A14 Orwell Bridge closures cost Ipswich '£1m a day'

gridlock Image copyright PAUL CLEMENT
Image caption Paul Clement tweeted an image of his sat-nav showing gridlock across Ipswich during Tuesday evening's rush-hour bridge closure

The closure of a bridge in high winds is costing a town £1m a day in lost trade, business leaders claim.

The Orwell Bridge in Suffolk - which carries the A14 over the river at Ipswich - was closed on Monday and Tuesday nights.

Paul Clement, of the Ipswich Central business group, said the "current situation is utterly ridiculous".

Highways England said the closure was due to "safety reasons" but it would continue to find a solution.

Image caption The bridge crosses the River Orwell between junctions 56 and 57 of the A14 and serves traffic using the Port of Felixstowe
Image caption The bridge was closed at 17:00 GMT on Tuesday and reopened at 03:00 GMT on Wednesday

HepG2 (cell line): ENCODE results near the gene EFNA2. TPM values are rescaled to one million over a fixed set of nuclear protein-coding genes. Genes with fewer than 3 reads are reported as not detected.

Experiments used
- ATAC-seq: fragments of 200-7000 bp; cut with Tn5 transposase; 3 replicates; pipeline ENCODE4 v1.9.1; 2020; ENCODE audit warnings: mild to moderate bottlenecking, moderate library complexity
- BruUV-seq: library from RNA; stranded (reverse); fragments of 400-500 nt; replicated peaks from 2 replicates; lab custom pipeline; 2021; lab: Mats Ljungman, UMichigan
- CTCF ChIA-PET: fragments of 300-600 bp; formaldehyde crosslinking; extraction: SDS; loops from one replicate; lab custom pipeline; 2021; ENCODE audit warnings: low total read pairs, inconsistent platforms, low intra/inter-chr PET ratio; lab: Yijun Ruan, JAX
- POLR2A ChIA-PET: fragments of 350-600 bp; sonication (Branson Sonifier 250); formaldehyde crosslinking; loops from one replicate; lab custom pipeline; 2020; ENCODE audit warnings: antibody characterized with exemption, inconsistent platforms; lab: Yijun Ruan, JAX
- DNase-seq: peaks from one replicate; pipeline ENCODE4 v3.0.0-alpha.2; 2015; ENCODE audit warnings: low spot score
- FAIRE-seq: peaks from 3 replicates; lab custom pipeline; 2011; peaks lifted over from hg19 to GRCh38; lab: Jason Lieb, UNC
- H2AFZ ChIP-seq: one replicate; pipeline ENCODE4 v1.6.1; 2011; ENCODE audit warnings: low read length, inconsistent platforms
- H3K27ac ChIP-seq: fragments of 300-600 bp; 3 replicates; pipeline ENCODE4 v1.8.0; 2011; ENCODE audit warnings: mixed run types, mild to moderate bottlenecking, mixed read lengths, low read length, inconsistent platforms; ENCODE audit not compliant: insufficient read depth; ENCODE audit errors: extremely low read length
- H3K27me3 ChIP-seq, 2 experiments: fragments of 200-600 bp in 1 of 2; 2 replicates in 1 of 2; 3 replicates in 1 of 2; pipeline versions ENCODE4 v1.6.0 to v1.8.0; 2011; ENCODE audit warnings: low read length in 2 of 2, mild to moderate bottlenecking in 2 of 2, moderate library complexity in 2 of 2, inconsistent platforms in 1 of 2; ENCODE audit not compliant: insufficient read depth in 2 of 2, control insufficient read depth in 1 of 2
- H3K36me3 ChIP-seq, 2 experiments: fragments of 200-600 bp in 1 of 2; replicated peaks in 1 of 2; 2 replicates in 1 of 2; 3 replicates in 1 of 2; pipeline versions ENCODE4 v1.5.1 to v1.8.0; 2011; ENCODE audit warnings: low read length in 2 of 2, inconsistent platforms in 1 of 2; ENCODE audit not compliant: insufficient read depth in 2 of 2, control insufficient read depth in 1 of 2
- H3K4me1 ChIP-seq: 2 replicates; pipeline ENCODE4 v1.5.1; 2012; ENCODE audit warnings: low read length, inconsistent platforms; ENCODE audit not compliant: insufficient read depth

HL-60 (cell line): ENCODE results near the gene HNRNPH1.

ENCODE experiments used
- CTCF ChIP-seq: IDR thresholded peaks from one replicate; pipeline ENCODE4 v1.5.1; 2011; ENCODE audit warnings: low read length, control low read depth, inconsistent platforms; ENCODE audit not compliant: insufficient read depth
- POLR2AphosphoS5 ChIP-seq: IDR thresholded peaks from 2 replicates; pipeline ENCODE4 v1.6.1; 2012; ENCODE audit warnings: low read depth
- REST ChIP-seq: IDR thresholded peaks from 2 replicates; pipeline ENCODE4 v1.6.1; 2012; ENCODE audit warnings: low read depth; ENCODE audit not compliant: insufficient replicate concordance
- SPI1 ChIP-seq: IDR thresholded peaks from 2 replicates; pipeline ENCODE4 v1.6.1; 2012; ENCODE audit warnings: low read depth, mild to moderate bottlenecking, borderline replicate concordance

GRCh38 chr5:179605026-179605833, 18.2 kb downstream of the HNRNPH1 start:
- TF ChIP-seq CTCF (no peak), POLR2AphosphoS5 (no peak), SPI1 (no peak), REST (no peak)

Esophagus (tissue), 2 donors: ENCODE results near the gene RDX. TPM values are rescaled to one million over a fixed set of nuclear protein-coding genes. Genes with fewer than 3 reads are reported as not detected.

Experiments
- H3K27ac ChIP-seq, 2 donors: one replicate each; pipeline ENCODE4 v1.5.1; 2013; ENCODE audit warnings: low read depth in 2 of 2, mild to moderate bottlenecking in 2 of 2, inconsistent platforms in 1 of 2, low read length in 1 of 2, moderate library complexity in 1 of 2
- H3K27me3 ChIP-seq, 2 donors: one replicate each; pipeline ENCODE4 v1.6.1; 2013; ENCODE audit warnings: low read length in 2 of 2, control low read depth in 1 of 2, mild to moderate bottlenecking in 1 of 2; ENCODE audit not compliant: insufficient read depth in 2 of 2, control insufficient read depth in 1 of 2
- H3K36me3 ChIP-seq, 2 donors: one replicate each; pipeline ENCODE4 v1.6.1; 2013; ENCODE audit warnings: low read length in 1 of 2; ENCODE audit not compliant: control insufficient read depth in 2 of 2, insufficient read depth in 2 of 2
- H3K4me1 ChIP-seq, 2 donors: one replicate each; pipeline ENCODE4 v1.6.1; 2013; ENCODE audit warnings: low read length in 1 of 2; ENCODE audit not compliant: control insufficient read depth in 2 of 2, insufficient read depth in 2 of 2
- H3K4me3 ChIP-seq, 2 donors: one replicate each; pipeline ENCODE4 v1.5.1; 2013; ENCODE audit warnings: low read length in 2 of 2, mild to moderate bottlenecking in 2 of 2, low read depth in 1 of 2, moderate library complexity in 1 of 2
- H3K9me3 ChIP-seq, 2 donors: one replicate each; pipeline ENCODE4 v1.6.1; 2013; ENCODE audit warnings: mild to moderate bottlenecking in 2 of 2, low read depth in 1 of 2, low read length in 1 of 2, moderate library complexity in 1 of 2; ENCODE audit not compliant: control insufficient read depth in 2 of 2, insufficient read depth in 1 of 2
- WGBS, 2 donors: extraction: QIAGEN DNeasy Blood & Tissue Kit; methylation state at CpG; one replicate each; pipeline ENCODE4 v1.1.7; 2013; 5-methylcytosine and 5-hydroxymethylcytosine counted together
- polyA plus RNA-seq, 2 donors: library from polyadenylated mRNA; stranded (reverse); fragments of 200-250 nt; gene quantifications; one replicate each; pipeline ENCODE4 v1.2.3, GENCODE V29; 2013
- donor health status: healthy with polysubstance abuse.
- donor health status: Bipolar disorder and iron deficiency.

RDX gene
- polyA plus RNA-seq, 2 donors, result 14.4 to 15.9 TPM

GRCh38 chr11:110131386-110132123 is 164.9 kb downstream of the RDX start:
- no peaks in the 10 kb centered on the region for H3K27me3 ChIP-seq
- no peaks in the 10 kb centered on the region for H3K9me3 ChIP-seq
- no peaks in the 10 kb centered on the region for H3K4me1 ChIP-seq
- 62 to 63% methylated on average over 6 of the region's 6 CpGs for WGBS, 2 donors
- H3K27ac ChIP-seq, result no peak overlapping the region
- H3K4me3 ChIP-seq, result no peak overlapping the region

Depending on wind direction, the bridge closes when wind speeds are likely to exceed 50mph (80km/h) to prevent high-sided lorries being blown over.

It was shut for six hours on Monday because of the effects of Storm Brendan - and for 10 hours on Tuesday.

When the bridge is closed, traffic is diverted through Ipswich town centre, causing major congestion.

'Complete bewilderment'

Ipswich Central called on Highways England to "sort what needs to be done - and do it".

Mr Clement said the £1m cost per day to the town's economy was calculated from estimates of lost sales and lost productivity.

"It is a combination of complete bewilderment, frustration and annoyance, not just at the closures, but at the frequency they happen," he said.

"Given this, the highways authorities' completely unnecessarily delay [in finding a solution] is unforgivable."

A Highways England spokesman said it did not take decisions to close "lightly".

"We are working to reach solutions to the high traffic caused in Ipswich. Separating vehicles [allowing cars to continue using the bridge, but not lorries] is not viable due to the road layout - there is not an obvious filter point, such as a roundabout, at which to split them."

The authority and City University, London, are carrying out an aerodynamic study into wind impacts on the Orwell Bridge, which is set to report its findings next month.

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